- do content delivery formats communicate brand values?
- how visual content shows the company’s products?
The visual content analysis is carried out taking into account the area in which the brand exists: what may be relevant for the visual of a pizzeria chain may not work in the account of a medical equipment factory.
Step 6. Text content analysis
It is worth remembering that in social networks, visuals make the brand’s first impression, but the text is responsible for everything else.
Analyze if the brand has a unified communication style called the tone of voice. In other words, how does your brand communicate with the audience: what is your tone, and style of presentation of information?
Pay attention to the quality of the text:
- How easy the posts are to read.
- Whether there is useful information for the user.
- Whether the advantages and benefits of the brand are communicated.
Analyze which topics and headings better engage the audience. Most of all, the content has to respond to the “pain” of the audience.
For example, you can conduct Q&A-styled sessions with your audience in Instagram Stories and ask them what they like/dislike about your product or service.
Step 7: Audience feedback analysis
The next step in a social media audit is to analyze how your brand responds to comments and communicates with followers. Prompt feedback from the brand allows the audience to feel valued and become more involved in communication with the company. Often, answers to questions from subscribers are of interest to other readers, for example, in terms of assortment, cost, and availability of goods on sale.
Pay attention to working out the negative: are there constructive answers in your account, or the negative of subscribers is ignored and even accompanied by rudeness in response? An incorrect attitude toward subscribers is the risk of losing the audience’s loyalty.
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Step 8: User experience analysis
Check how easy it is for users to navigate the brand page on social networks.
The excess and randomness of data can make it easier for the reader to close the page than to search for the necessary information. However, there is no single standard for the design of brand pages, and you need to evaluate an account according to the context, based on business goals and the type of business.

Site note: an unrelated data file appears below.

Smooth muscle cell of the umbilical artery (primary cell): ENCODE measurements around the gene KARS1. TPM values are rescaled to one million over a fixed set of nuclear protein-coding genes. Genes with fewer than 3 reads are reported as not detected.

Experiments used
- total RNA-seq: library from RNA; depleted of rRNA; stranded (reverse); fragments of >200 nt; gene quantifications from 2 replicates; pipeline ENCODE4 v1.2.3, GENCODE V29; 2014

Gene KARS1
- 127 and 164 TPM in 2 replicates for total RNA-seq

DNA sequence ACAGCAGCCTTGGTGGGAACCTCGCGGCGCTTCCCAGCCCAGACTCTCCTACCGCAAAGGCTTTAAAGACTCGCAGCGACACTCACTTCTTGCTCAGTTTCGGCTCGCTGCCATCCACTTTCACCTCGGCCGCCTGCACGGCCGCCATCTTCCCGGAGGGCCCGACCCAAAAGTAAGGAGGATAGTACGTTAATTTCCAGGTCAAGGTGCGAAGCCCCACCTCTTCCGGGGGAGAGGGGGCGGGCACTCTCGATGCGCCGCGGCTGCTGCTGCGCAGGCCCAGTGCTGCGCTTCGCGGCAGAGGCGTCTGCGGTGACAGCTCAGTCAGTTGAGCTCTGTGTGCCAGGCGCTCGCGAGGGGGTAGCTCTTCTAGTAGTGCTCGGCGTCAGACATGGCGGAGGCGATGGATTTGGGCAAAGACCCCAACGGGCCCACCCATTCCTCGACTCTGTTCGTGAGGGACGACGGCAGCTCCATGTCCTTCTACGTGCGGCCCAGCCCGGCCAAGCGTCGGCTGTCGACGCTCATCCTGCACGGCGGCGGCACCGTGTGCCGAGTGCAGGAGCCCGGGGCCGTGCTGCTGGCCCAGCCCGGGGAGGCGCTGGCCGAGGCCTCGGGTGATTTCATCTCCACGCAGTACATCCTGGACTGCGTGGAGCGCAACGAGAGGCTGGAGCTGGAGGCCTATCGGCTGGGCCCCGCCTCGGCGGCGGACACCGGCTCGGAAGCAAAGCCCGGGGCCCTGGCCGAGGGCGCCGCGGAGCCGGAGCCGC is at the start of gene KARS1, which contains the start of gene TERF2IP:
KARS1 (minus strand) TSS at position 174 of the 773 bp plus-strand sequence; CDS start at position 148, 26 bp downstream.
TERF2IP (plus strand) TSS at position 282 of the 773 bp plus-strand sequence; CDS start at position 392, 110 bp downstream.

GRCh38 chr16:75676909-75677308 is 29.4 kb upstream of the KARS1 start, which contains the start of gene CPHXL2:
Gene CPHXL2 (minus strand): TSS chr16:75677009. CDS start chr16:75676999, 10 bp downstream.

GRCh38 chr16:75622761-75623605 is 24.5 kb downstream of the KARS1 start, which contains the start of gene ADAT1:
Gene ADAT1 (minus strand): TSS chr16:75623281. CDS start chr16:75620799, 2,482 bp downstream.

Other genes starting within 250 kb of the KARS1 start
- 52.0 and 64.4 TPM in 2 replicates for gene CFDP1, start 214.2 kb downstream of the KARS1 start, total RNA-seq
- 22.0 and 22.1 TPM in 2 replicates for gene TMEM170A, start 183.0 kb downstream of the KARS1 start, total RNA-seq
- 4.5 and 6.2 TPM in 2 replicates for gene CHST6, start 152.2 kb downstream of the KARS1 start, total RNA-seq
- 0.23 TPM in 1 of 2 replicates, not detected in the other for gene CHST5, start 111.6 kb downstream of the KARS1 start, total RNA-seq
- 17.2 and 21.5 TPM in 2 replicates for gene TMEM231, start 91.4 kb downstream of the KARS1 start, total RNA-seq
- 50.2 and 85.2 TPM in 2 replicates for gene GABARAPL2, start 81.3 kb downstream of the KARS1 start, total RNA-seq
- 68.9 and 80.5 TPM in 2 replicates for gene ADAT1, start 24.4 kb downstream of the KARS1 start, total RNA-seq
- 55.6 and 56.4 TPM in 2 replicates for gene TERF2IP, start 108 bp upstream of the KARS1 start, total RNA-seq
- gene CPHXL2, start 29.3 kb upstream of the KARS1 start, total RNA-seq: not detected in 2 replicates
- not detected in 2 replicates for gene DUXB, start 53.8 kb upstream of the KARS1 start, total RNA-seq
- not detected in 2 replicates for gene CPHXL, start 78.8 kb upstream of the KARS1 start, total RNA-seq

You can choose one or more methods if you need to make it easier to navigate your company page.
- Use captions on photos and visuals to make it easier for the reader to understand the post’s topic.
- Publish answers to frequently asked questions of the audience in the pinned posts.
- Use thematic hashtags so that readers can quickly navigate through the rubrics.
Step 9. SWOT analysis
The final step in the social media audit should be a SWOT analysis of brand accounts. Thanks to the previous steps, you can analyze the overall situation in your social networks.
A SWOT analysis takes into account the following characteristics.
- S. Strengths of the company’s social network accounts.
- W. Weaknesses: where and how is your account still lagging behind competitors?
- O. Opportunities: where to focus? For example, you can focus on user engagement or updating the visual concept.
- T. Threats: external factors that can create a crisis situation around the company’s social networks.
A SWOT analysis requires deep insights into qualitative and quantitative indicators and objectively assesses the business potential in social networks.
With the help of a SWOT analysis, you can quickly get information about the prospects for the effectiveness of social media management, not tied to changes over time.
To wrap it up
A social media audit helps prevent the repetition of the same mistakes in the SMM strategy and business strategy in general, to evaluate the effectiveness of the accounts.
The audit result will be a report on all aspects of the accounts and an understanding of the points for further development. It isn’t easy to conduct a deep analysis on your own, so companies often use specialized tools that help them see what works and what does not.